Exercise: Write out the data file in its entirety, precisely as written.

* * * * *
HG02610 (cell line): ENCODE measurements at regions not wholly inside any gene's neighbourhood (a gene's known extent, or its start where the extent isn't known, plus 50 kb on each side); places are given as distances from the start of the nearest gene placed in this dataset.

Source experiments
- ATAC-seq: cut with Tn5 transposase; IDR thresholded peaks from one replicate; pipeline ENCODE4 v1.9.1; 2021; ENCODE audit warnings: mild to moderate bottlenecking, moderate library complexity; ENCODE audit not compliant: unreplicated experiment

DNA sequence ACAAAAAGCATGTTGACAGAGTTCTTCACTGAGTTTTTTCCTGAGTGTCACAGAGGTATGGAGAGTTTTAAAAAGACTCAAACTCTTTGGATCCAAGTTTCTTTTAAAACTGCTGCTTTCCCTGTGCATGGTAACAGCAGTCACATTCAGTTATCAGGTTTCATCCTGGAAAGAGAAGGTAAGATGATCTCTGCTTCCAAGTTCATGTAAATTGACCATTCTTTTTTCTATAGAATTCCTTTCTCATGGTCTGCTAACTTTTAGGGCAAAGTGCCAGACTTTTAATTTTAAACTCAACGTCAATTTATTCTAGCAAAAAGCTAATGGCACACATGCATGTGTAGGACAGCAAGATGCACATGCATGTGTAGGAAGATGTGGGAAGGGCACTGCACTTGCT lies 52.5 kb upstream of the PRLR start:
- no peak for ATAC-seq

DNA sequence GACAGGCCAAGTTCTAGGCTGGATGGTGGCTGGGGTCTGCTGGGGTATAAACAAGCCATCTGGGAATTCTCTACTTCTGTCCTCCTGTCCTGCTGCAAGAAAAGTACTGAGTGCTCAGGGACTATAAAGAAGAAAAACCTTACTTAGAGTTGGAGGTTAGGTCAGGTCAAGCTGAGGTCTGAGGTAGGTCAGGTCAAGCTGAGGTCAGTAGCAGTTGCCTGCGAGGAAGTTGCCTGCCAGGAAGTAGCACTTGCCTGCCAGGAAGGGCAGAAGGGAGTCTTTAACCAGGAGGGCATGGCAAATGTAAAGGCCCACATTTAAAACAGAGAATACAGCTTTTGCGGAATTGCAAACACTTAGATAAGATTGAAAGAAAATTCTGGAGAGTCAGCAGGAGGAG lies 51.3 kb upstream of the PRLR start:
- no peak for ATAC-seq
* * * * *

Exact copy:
HG02610 (cell line): ENCODE measurements at regions not wholly inside any gene's neighbourhood (a gene's known extent, or its start where the extent isn't known, plus 50 kb on each side); places are given as distances from the start of the nearest gene placed in this dataset.

Source experiments
- ATAC-seq: cut with Tn5 transposase; IDR thresholded peaks from one replicate; pipeline ENCODE4 v1.9.1; 2021; ENCODE audit warnings: mild to moderate bottlenecking, moderate library complexity; ENCODE audit not compliant: unreplicated experiment

DNA sequence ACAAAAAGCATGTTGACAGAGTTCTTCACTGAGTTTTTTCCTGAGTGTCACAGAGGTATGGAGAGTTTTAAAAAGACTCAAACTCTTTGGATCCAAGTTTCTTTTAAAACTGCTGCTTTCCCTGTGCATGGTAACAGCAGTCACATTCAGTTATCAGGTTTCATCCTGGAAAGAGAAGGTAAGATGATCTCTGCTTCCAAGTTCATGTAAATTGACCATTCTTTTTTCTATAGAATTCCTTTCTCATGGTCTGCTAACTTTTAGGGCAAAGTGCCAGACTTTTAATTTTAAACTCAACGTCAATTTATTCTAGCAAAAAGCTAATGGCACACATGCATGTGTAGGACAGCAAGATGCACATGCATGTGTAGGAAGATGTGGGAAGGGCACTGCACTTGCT lies 52.5 kb upstream of the PRLR start:
- no peak for ATAC-seq

DNA sequence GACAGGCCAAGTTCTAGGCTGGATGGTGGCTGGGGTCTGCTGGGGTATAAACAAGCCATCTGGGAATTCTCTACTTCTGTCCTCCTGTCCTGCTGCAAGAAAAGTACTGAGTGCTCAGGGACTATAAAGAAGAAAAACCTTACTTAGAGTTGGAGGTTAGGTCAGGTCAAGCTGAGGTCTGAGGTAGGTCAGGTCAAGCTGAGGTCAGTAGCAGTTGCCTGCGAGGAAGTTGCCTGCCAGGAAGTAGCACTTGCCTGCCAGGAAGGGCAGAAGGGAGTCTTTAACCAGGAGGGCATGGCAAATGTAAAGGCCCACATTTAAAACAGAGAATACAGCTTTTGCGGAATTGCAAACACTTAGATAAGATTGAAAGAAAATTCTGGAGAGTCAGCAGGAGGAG lies 51.3 kb upstream of the PRLR start:
- no peak for ATAC-seq